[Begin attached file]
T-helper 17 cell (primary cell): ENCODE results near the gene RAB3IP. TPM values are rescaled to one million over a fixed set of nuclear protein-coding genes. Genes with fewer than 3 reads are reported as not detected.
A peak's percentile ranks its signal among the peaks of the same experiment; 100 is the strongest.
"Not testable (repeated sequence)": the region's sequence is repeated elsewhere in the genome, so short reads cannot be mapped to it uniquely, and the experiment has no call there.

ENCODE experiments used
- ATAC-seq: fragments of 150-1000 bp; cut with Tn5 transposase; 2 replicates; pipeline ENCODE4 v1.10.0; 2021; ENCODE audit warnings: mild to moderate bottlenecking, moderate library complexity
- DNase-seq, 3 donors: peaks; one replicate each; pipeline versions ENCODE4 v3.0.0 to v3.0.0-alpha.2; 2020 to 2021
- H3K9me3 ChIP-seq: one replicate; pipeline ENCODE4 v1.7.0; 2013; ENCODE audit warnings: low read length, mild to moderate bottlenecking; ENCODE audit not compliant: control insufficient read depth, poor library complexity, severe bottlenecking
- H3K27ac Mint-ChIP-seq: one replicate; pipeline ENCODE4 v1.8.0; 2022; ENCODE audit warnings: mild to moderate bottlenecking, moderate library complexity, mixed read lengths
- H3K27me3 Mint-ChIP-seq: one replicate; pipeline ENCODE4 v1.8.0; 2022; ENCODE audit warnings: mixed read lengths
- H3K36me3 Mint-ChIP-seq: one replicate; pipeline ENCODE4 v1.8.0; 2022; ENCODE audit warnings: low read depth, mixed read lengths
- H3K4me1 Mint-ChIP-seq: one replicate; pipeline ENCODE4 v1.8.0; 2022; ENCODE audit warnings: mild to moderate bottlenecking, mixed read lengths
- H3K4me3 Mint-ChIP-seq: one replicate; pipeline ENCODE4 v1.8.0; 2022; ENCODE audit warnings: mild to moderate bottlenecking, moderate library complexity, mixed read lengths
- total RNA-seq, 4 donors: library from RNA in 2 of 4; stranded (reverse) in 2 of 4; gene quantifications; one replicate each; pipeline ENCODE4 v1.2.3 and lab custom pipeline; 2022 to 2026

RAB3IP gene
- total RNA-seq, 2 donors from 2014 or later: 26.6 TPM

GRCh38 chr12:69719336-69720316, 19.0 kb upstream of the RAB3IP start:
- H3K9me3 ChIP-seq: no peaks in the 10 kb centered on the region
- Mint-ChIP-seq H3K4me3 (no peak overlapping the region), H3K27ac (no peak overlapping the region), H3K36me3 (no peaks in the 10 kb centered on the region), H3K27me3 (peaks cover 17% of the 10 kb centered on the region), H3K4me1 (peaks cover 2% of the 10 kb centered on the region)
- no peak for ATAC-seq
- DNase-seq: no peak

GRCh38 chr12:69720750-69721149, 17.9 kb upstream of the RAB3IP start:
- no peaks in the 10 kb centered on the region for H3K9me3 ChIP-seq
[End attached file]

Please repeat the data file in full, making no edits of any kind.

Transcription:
T-helper 17 cell (primary cell): ENCODE results near the gene RAB3IP. TPM values are rescaled to one million over a fixed set of nuclear protein-coding genes. Genes with fewer than 3 reads are reported as not detected.
A peak's percentile ranks its signal among the peaks of the same experiment; 100 is the strongest.
"Not testable (repeated sequence)": the region's sequence is repeated elsewhere in the genome, so short reads cannot be mapped to it uniquely, and the experiment has no call there.

ENCODE experiments used
- ATAC-seq: fragments of 150-1000 bp; cut with Tn5 transposase; 2 replicates; pipeline ENCODE4 v1.10.0; 2021; ENCODE audit warnings: mild to moderate bottlenecking, moderate library complexity
- DNase-seq, 3 donors: peaks; one replicate each; pipeline versions ENCODE4 v3.0.0 to v3.0.0-alpha.2; 2020 to 2021
- H3K9me3 ChIP-seq: one replicate; pipeline ENCODE4 v1.7.0; 2013; ENCODE audit warnings: low read length, mild to moderate bottlenecking; ENCODE audit not compliant: control insufficient read depth, poor library complexity, severe bottlenecking
- H3K27ac Mint-ChIP-seq: one replicate; pipeline ENCODE4 v1.8.0; 2022; ENCODE audit warnings: mild to moderate bottlenecking, moderate library complexity, mixed read lengths
- H3K27me3 Mint-ChIP-seq: one replicate; pipeline ENCODE4 v1.8.0; 2022; ENCODE audit warnings: mixed read lengths
- H3K36me3 Mint-ChIP-seq: one replicate; pipeline ENCODE4 v1.8.0; 2022; ENCODE audit warnings: low read depth, mixed read lengths
- H3K4me1 Mint-ChIP-seq: one replicate; pipeline ENCODE4 v1.8.0; 2022; ENCODE audit warnings: mild to moderate bottlenecking, mixed read lengths
- H3K4me3 Mint-ChIP-seq: one replicate; pipeline ENCODE4 v1.8.0; 2022; ENCODE audit warnings: mild to moderate bottlenecking, moderate library complexity, mixed read lengths
- total RNA-seq, 4 donors: library from RNA in 2 of 4; stranded (reverse) in 2 of 4; gene quantifications; one replicate each; pipeline ENCODE4 v1.2.3 and lab custom pipeline; 2022 to 2026

RAB3IP gene
- total RNA-seq, 2 donors from 2014 or later: 26.6 TPM

GRCh38 chr12:69719336-69720316, 19.0 kb upstream of the RAB3IP start:
- H3K9me3 ChIP-seq: no peaks in the 10 kb centered on the region
- Mint-ChIP-seq H3K4me3 (no peak overlapping the region), H3K27ac (no peak overlapping the region), H3K36me3 (no peaks in the 10 kb centered on the region), H3K27me3 (peaks cover 17% of the 10 kb centered on the region), H3K4me1 (peaks cover 2% of the 10 kb centered on the region)
- no peak for ATAC-seq
- DNase-seq: no peak

GRCh38 chr12:69720750-69721149, 17.9 kb upstream of the RAB3IP start:
- no peaks in the 10 kb centered on the region for H3K9me3 ChIP-seq